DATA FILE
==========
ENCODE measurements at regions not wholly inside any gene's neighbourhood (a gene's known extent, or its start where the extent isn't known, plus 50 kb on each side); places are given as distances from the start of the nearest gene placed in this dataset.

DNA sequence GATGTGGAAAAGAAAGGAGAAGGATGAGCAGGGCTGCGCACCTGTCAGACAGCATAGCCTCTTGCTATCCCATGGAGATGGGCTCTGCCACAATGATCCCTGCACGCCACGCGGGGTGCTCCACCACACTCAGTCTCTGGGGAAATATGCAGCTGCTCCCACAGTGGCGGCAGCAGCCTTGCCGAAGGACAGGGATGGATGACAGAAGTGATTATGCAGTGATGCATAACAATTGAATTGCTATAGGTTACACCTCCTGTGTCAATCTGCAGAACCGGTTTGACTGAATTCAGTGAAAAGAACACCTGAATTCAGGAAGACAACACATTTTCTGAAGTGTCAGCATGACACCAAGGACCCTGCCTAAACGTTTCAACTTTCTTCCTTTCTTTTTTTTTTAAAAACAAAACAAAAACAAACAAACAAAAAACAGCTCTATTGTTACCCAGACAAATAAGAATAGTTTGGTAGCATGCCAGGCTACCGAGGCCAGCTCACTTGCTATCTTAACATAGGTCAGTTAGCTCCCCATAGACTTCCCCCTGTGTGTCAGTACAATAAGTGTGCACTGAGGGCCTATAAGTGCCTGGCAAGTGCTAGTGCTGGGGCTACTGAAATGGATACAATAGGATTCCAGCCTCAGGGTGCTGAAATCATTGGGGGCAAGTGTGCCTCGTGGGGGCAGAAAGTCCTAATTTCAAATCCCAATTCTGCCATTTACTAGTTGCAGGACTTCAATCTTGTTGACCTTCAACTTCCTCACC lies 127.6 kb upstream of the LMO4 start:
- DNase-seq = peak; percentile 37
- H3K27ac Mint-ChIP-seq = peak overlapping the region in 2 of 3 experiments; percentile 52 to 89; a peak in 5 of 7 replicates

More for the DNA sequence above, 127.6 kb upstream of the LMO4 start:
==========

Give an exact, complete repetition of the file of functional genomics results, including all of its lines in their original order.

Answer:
ENCODE measurements at regions not wholly inside any gene's neighbourhood (a gene's known extent, or its start where the extent isn't known, plus 50 kb on each side); places are given as distances from the start of the nearest gene placed in this dataset.

DNA sequence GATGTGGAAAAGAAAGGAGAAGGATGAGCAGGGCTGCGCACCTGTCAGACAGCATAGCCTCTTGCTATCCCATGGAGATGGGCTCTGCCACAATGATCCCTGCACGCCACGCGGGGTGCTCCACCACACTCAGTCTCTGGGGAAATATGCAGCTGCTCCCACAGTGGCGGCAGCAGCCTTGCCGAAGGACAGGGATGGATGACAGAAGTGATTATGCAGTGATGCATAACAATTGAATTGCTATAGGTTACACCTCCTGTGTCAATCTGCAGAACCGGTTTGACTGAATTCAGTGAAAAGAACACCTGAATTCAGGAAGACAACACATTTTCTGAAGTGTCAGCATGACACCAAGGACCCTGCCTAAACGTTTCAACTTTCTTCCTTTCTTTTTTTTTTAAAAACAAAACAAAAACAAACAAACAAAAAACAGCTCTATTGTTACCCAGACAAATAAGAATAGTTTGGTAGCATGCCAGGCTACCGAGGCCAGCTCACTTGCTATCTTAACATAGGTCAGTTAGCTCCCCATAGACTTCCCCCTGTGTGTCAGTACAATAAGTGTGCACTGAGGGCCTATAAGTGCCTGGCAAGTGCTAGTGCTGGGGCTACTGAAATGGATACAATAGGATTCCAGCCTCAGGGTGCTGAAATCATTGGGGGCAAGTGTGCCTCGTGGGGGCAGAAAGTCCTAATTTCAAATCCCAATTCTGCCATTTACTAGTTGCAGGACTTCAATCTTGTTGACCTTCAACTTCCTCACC lies 127.6 kb upstream of the LMO4 start:
- DNase-seq = peak; percentile 37
- H3K27ac Mint-ChIP-seq = peak overlapping the region in 2 of 3 experiments; percentile 52 to 89; a peak in 5 of 7 replicates

More for the DNA sequence above, 127.6 kb upstream of the LMO4 start: